The Emotional Flicker Effect Has Its Triggers and Precursors
One of the major goals I have for managing Parkinson’s disease is to decrease the frequency and intensity of the “ugly days.” Ugly days are episodic in my life but still require managing symptoms every day. If I can keep the worst of the symptoms at bay, I — and those around me — can avoid the downward spiral of emotional, psychological, and physical dysfunction.
Before I was diagnosed in 2014 and started on the treatment levodopa, the ugly days were crushing, totally disabling, and completely unpredictable. Mrs. Dr. C. often said she felt like she was walking in a minefield.
Emotional lability and the neuropsychological distress associated with it, which manifest in Parkinson’s patients as anxiety or depression, are recognized, but are rarely addressed adequately. Outbursts include fits of both laughing and crying, emotional lability, and emotional dysregulation. Sleep disorders and impulse control are also identified in some Parkinson’s patients. Despite the various terms used to describe these disorders, they are often missed and even sometimes misdiagnosed.
Now, seven years after my Parkinson’s diagnosis, my ugly days have started increasing in intensity and frequency. Granted, I’ve been through a lot in the last couple of years. I’m not alone in dealing with a pandemic and social isolation. We have also relocated to a new environment. Moving is always stressful, but it has already increased our quality of life, as long as I can survive all the transitions and challenges of a progressive illness. I can’t increase the levodopa due to side effects. My choice is to either give up — meaning, live with the results of these threshold-crossing events — or design a new brain rehabilitation program for myself.
I describe the basic elements of this program in my new book, “Possibilities with Parkinson’s: A Fresh Look,” and I continue to expand on these ideas in my columns. I’ve identified my own episodic symptoms as a “flicker effect” and use “threshold management” to monitor and adjust when symptoms start to escalate. I’m changing my actions to decrease the flicker effect and the impact of ugly days. The daily application of both threshold management and mindful movements has made a big difference.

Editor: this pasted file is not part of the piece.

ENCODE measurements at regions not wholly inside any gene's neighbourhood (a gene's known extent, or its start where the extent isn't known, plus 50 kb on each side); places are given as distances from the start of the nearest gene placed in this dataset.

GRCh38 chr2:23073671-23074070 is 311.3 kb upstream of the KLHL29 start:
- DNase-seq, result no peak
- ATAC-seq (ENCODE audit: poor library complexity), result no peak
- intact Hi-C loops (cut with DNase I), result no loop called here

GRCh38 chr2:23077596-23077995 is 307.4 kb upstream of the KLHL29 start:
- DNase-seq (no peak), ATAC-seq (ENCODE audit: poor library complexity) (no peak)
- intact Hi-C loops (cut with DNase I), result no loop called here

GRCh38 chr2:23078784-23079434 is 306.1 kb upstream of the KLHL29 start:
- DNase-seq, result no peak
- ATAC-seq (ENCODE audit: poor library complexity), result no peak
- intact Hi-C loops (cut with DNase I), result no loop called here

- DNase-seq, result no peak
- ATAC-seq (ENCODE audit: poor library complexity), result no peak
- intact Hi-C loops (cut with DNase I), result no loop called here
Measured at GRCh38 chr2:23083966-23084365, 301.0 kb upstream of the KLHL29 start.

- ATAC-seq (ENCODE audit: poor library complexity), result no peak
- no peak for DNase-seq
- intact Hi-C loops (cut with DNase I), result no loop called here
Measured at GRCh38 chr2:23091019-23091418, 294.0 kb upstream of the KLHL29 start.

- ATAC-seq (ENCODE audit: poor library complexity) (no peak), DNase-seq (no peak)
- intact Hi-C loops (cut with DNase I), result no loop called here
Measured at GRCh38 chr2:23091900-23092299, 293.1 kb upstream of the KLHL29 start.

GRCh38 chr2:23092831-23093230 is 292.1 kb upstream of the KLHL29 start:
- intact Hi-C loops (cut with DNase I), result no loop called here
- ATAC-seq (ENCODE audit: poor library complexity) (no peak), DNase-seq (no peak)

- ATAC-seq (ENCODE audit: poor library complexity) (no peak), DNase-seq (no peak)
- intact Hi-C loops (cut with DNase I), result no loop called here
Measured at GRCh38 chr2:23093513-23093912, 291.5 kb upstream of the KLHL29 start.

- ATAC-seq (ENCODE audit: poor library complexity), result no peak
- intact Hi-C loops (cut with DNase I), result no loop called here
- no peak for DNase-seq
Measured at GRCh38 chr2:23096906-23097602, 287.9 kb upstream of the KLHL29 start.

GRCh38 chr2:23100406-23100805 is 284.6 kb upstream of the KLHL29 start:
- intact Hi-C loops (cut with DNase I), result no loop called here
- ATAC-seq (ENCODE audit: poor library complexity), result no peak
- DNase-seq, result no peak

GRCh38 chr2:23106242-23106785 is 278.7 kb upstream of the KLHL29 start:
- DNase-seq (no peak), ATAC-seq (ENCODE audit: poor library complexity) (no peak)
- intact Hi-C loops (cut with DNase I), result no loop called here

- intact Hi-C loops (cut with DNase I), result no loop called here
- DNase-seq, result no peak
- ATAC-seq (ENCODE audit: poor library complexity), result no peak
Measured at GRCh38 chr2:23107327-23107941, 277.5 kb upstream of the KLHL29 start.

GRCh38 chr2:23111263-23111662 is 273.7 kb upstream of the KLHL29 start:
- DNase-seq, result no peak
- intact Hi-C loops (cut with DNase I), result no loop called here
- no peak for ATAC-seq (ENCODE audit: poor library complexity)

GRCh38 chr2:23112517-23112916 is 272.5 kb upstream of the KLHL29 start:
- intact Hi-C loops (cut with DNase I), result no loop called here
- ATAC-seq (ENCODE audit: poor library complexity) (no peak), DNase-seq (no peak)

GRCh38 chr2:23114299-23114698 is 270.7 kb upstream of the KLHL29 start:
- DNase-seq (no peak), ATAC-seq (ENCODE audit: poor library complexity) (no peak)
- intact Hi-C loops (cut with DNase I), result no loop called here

Still, life isn’t easy. I still get a monkey wrench thrown into my healing routine. Recently, extreme emotions roared back because a broken water heater forced cold showers on me for more than a week, but the experience reaffirmed that I could minimize the impact of disruptions. It was possible.
When I first began sitting and observing the ugly days, instead of running away or lashing out, I was overwhelmed. Flicker effect events are tied to the eight regulatory systems monitored by the two dopamine centers, and trying to sense each individual system dysregulation through all the noise was extremely difficult. I needed a strategy to identify what triggered these dysregulation events and what the flicker precursors were for each of the regulatory systems. A trigger (by my definition) is any response — such as feeling fatigued or dealing with stress from an unexpected event — that occurs out of my control and that makes the flicker effect worse.
Trying to keep a certain schedule or meet others’ expectations when I am feeling overwhelmed are triggers. I try to avoid as many triggers as possible.
Some epilepsy patients experience an aura that serves as a precursor to a seizure, and I am able to note something similar at the beginning of a flicker, alerting me that I need to put threshold management in place. These precursors are the subtle hints that something is amiss, and I need to be aware of them before the flicker surges beyond my control. I describe such a precursor in my column on the histamine flicker effect.
Sometimes, it is not just a Parkinson’s patient who can identify precursor events. One reader said she could tell when her husband is about to start thrashing during his nighttime sleep. She was so attuned to his Parkinson’s symptoms that she had become able to calm him with her touch to prevent an escalation.
The flicker effect can also be controlled with lifestyle changes, such as exercise or meditation, that act as buffers to decrease it and improve one’s tolerance and resilience.
I’m continually exploring and implementing new perspectives of self-management in ways that reduce symptoms and create a life with Parkinson’s that is filled with possibilities.
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